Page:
Influenza activity remains elevated across much of the nation, and while some regions have seen some reduction in flu reports, this week’s CDC FluView report once again shows the P&I (Pneumonia & Influenza) Mortality rate well above the epidemic threshold at 9.1%.
Hospitalizations – particularly for those over the age of 65 – have soared to 176.1 per 100,000 – double the maximum hit last year and nearly as high as we saw in the particularly harsh 2012-13 season. Additionally, 11 more pediatric flu-related deaths were reported.
Nearly all of the flu in the country is A/H3N2, and roughly 2/3rds of those samples tested continue to be `mismatched’ to this year’s vaccine strain. With weeks remaining in this year’s flu season, the CDC continues to advise that the Prompt Use of Antivirals is Key this Flu Season.
A few excerpts from today’s report.
All data are preliminary and may change as more reports are received.
During week 2 (January 11-17, 2015), influenza activity remained elevated in the United States.
- Viral Surveillance: Of 26,205 specimens tested and reported by U.S. World Health Organization (WHO) and National Respiratory and Enteric Virus Surveillance System (NREVSS) collaborating laboratories during week 2, 5,104 (19.5%) were positive for influenza.
- Pneumonia and Influenza Mortality: The proportion of deaths attributed to pneumonia and influenza (P&I) was above the epidemic threshold.
- Influenza-associated Pediatric Deaths: Eleven influenza-associated pediatric deaths were reported.
- Influenza-associated Hospitalizations: A cumulative rate for the season of 36.3 laboratory-confirmed influenza-associated hospitalizations per 100,000 population was reported.
- Outpatient Illness Surveillance: The proportion of outpatient visits for influenza-like illness (ILI) was 4.5%, above the national baseline of 2.0%. All 10 regions reported ILI at or above region-specific baseline levels. Puerto Rico and 23 states experienced high ILI activity; New York City and 10 states experienced moderate ILI activity; 10 states experienced low ILI activity; seven states experienced minimal ILI activity; and the District of Columbia had insufficient data.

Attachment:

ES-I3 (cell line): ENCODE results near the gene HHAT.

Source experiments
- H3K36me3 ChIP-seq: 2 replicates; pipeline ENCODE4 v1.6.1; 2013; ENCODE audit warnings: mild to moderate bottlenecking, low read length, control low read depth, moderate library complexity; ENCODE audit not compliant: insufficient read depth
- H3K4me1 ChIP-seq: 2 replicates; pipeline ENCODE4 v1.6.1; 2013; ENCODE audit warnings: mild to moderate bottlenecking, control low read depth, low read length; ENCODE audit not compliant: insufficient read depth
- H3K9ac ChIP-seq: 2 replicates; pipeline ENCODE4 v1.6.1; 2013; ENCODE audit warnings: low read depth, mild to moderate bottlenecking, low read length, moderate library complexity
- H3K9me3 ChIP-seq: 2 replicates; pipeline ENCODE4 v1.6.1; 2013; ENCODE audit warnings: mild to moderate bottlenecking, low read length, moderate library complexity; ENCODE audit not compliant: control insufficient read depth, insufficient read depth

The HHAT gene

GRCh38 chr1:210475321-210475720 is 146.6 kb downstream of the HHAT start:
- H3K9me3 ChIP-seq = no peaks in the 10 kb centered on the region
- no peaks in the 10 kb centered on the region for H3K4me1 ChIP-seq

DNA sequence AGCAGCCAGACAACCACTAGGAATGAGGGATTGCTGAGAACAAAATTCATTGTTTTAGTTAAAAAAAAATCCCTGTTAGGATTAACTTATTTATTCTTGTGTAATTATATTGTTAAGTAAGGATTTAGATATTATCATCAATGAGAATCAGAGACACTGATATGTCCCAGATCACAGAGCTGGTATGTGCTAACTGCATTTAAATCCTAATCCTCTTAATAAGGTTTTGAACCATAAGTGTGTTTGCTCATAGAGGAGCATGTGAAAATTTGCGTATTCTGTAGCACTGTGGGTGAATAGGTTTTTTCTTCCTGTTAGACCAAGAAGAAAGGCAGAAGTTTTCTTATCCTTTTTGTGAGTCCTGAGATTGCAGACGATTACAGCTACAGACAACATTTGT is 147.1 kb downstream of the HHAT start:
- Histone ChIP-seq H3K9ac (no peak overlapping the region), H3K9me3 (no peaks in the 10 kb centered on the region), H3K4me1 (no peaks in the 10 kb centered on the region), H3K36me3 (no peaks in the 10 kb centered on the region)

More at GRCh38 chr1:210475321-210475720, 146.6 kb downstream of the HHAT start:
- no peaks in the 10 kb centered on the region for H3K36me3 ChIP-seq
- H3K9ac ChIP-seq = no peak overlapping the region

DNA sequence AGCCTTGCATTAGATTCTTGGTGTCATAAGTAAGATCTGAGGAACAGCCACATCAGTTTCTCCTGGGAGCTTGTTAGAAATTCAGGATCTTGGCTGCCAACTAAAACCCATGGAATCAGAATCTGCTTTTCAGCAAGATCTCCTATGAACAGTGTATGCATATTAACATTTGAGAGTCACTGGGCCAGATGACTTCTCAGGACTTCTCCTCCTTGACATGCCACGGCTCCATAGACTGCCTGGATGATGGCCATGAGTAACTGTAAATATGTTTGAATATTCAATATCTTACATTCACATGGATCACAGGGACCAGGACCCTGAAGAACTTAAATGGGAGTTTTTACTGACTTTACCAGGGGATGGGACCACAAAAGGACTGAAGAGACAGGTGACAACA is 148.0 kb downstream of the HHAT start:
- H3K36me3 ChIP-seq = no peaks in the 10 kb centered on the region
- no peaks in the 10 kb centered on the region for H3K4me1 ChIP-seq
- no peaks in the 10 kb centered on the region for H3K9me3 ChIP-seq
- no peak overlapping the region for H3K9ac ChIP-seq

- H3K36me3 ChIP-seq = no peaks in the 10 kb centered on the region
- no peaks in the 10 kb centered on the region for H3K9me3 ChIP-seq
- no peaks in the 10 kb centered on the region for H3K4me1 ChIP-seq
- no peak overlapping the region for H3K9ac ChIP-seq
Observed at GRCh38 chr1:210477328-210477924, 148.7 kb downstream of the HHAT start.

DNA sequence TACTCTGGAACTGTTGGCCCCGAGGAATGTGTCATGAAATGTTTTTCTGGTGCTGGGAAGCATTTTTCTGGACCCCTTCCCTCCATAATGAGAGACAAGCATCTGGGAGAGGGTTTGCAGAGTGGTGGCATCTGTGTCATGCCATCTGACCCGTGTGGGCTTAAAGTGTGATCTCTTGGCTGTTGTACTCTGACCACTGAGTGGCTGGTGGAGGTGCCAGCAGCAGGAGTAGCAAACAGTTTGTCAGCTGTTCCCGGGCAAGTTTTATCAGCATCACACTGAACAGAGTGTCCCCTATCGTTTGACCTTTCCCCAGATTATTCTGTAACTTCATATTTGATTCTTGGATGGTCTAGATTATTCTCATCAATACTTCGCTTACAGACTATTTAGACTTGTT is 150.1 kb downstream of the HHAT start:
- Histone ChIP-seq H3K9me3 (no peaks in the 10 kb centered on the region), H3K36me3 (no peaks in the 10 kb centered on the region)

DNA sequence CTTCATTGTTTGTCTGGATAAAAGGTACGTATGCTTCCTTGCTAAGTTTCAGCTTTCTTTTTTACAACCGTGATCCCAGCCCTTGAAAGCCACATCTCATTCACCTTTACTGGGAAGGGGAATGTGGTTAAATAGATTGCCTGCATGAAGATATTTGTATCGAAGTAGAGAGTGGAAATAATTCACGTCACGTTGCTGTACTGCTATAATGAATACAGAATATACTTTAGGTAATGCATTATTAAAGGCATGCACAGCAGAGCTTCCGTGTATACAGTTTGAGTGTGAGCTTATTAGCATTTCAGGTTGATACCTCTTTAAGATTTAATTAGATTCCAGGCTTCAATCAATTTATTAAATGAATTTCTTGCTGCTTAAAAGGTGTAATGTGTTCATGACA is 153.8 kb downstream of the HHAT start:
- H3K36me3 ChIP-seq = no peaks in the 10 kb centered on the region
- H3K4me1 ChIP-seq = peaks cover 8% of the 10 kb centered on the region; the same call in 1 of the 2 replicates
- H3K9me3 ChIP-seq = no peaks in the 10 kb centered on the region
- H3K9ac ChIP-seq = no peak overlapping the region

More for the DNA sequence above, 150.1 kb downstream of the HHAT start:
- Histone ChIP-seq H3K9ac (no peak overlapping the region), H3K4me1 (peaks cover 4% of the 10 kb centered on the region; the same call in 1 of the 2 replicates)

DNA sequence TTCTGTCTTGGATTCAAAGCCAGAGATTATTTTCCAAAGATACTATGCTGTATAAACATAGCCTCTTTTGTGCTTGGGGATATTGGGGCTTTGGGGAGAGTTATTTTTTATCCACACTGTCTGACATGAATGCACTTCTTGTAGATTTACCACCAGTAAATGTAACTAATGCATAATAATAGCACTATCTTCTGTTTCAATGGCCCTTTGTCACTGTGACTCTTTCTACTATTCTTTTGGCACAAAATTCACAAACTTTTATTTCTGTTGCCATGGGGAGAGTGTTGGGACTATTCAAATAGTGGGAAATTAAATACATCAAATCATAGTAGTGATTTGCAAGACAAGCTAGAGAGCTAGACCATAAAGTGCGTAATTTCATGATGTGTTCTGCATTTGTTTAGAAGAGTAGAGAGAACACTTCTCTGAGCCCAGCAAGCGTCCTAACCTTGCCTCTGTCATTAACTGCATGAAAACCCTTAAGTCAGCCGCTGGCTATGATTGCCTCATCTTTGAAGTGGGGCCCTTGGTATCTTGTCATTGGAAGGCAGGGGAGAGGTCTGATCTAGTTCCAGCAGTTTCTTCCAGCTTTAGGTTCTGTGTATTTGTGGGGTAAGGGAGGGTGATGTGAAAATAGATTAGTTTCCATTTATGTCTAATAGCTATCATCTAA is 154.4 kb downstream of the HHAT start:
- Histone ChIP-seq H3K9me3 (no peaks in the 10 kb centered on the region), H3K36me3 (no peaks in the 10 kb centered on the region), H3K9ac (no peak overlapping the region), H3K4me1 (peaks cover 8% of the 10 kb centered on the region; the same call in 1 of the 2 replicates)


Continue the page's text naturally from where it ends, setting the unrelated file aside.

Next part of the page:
- Geographic Spread of Influenza: The geographic spread of influenza in 44 states was reported as widespread; Guam, Puerto Rico, the U.S. Virgin Islands, and five states reported regional activity; and the District of Columbia and one state reported local activity.
Eleven influenza-associated pediatric deaths were reported to CDC during week 2. Three deaths were associated with an influenza A (H3) virus and occurred during weeks 51, 53, and 1 (weeks ending December 20, 2014, January 3, and January 10, 2015, respectively). Eight deaths were associated with an influenza A virus for which no subtyping was performed and occurred during weeks 51, 52, 53, 1, and 2 (weeks ending December 20, December 27, 2014, and January 3, January 10, and January 17, 2015, respectively).
A total of 56 influenza-associated deaths have been reported during the 2014-2015 season from New York City  and 23 states (Arizona , Colorado , Florida , Georgia , Indiana , Iowa , Kansas , Kentucky , Louisiana , Michigan , Minnesota , Missouri , North Carolina , Nevada , Ohio , Oklahoma , Pennsylvania , South Carolina , South Dakota , Tennessee , Texas , Virginia , and Wisconsin ).
Additional data can be found at: http://gis.cdc.gov/GRASP/Fluview/PedFluDeath.html.
Between October 1, 2014 and January 17, 2015, 9,926 laboratory-confirmed influenza-associated hospitalizations were reported. The overall hospitalization rate was 36.3 per 100,000 population. The highest rate of hospitalization was among adults aged ≥65 years (176.1 per 100,000 population), followed by children aged 0-4 years (34.5 per 100,000 population). Among all hospitalizations, 9,597 (96.8%) were associated with influenza A, 244 (2.5%) with influenza B, 25 (0.2%) with influenza A and B co-infection, and 52 (0.5%) had no virus type information. Among those with influenza A subtype information, 2,623 (99.7%) were A(H3N2) virus and seven (0.3%) were A(H1N1)pdm09.
Clinical findings are preliminary and based on 1,319 (13.3%) cases with complete medical chart abstraction. The majority (93.9%) of hospitalized adults had at least one reported underlying medical condition; the most commonly reported were cardiovascular disease, metabolic disorders, and obesity. There were 196 hospitalized children with complete medical chart abstraction, 83 (42.3%) had no identified underlying medical conditions. The most commonly reported underlying medical conditions among pediatric patients were asthma, obesity, neurologic disorders, and immune suppression. Among the 146 hospitalized women of childbearing age (15-44 years), 40 were pregnant.
Additional FluSurv-NET data can be found at: http://gis.cdc.gov/GRASP/Fluview/FluHospRates.html and http://gis.cdc.gov/grasp/fluview/FluHospChars.html.
Despite its reduced effectiveness, the CDC continues to recommend that people get the flu shot – partially because it may provide some modicum of protection against this drifted flu strain, and partly because we often see a wave of Influenza B late in the flu season, and the shot can help protect against that virus.
Beyond that, practicing good flu hygiene; Staying home when sick, washing your hands, covering your coughs, and disposing of your tissues properly are all important habits to maintain during this flu season.